Welcome to Empirical Purple

A blog by Simon Brady to cover a surprisingly wide range of geekiness, in a combination that no-one else does quite the same way. Probably. Either that, or it'll just be Simon talking about the likes of Football (usually the Soccer variety), PC & Tabletop Gaming, WWE, Movies, Music and occasionally even my actual job of Graphic Design, depending on what I'm up to in the world.

Thursday, September 06, 2012

Mano a Diablo

Let it never be said that I am not ahead of the curve and up with the times with my finger on the pulse. It only took me ten years to watch Jay & Silent Bob Strike Back, for instance, and I managed to review The Force Unleashed on this blog at least two years after it came out.

Taking those posts into account, this one about Diablo 3 is practically a preview. I'm still three and a half months behind release but, crucially, only two weeks behind the release of version of the game that I'm playing.

Diablo 3: Starter Edition, is in the grand tradition of Blizzard giving you some of their electronic crack for free, then waving an oh it's not so big after all pricetag at you for all the content. A few days of Starcraft 2, 20 levels of World of Warcraft and, now, 13 levels and one Act of the new Diablo.

I've taken a Barbarian through the act twice, getting him to Level 11 with some neat gear, and also tried a Witch Hunter. Admittedly you only get five or six levels/dungeons/encounters in the Starter Edition, and it's fun, don't get me wrong, but it's all a little... samey.

It feels like a free game you'd find on the likes of Armorgames, Mousebreaker, etc., only with professional, high end graphics and sound. You run round in an old-school isometric view, hitting and/or shooting things. These things come in various types that attack differently and need dealing with only slightly differently. You pick up gold, weapons and armour, heal yourself and interact with some objects, get quests and then try your hand at crafting things only mildly better than what you can pick up in the world. And that's it.

But wait! You can do this with five different types of hero, who focus on melee, ranged, magic, fists, or whatever to run through the same sets of quests over and over again. Oh, wait, that's not that exciting? Oops.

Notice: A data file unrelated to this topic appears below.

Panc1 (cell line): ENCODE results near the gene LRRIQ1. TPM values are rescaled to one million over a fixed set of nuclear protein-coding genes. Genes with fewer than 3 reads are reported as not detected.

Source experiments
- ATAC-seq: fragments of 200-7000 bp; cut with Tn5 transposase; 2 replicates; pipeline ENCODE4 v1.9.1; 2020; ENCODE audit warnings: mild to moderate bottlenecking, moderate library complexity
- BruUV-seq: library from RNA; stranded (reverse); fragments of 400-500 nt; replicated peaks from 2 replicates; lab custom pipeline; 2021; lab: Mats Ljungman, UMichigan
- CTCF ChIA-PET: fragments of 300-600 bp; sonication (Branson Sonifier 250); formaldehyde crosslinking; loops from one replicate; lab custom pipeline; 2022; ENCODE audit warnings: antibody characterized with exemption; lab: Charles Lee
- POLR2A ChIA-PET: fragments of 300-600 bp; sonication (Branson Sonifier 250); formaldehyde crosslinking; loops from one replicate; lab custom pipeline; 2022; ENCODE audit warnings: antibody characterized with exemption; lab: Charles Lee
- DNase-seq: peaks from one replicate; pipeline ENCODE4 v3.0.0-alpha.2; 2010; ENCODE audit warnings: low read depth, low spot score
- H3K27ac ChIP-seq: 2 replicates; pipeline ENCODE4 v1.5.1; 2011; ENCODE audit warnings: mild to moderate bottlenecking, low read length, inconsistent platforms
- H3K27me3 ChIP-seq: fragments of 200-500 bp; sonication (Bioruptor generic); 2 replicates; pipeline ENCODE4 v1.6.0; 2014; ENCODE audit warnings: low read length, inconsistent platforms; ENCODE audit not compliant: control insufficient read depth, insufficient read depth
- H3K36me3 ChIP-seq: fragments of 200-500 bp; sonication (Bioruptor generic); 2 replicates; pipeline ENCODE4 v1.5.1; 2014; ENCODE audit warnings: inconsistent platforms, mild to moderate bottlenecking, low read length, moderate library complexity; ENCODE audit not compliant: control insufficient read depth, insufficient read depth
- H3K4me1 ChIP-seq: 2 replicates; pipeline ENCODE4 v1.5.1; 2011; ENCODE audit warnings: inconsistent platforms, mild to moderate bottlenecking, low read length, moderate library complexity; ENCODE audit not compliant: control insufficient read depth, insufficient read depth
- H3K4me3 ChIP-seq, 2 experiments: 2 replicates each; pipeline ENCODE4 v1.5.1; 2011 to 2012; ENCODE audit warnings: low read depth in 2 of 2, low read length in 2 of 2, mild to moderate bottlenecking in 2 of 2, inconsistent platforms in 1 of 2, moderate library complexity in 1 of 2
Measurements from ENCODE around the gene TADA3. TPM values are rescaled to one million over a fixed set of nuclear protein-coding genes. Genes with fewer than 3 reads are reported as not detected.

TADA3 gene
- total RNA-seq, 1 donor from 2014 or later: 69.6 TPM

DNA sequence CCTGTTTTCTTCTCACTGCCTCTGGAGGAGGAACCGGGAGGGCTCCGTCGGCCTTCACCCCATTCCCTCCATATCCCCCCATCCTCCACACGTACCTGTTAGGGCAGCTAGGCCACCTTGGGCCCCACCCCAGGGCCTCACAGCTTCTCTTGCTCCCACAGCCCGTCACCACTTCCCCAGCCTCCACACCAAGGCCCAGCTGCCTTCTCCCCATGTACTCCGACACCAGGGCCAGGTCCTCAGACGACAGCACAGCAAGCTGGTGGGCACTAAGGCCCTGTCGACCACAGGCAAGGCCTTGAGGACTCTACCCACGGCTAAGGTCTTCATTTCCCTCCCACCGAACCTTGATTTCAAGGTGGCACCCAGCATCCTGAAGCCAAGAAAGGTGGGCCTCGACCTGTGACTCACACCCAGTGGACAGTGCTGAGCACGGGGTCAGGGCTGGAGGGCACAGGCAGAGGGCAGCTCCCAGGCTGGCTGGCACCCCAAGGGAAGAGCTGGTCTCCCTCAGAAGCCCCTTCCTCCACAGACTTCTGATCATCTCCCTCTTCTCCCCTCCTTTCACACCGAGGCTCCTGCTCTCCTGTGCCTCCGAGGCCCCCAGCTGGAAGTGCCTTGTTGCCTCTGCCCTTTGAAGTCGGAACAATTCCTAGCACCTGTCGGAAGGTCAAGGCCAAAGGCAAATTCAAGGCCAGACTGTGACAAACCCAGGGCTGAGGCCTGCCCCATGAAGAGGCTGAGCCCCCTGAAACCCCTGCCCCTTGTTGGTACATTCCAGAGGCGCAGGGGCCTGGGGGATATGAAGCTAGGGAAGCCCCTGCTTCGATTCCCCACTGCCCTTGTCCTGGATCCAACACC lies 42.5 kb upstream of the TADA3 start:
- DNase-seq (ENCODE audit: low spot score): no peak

It kinda feels like you're playing 80s arcade classic Gauntlet. And, before you ask, I'm not going to review that one as it's a good 27 years old.

Well OK maybe just this once (I told you I had my finger on the pulse, right?).

Selecting Warrior, Valkyrie, Wizard or Elf, you run around hitting, shooting and blasting things in a super-old school top-down view. These things come in various types that attack differently and need dealing with only slightly differently. You pick up points, heal yourself and interact with keys and potions as you get to the exit of each level. And that's it. I remember playing this at the local swimming pool (along with Pacman and some Helicopter assault type game) when I was a kid and hadn't bothered to dry my hair properly when leaving. Gauntlet reminds me of Nik Naks from vending machines, chlorine and that strange circular patterned rubbery non-slip flooring.

Good times.

Anyway, Diablo 3 reminds me of Gauntlet and online flash gaming. Except for the fact it costs £45. I'll stick to the limited free version, thanks. Allegedly it "the game includes interesting opportunities for experimentation and has great appeal for replaying over and over". Sorry, but I don't see it. Though it may be the fastest-selling PC (or Mac?) game of all time and one of the highest-selling PC games of all time, but simply on the boredom of replaying what amounts to the same thing over and over with the most mediocre of variations, Diablo 3 won't be taking my money, even though Starcraft 2 and World of Warcraft have already done so in spades.

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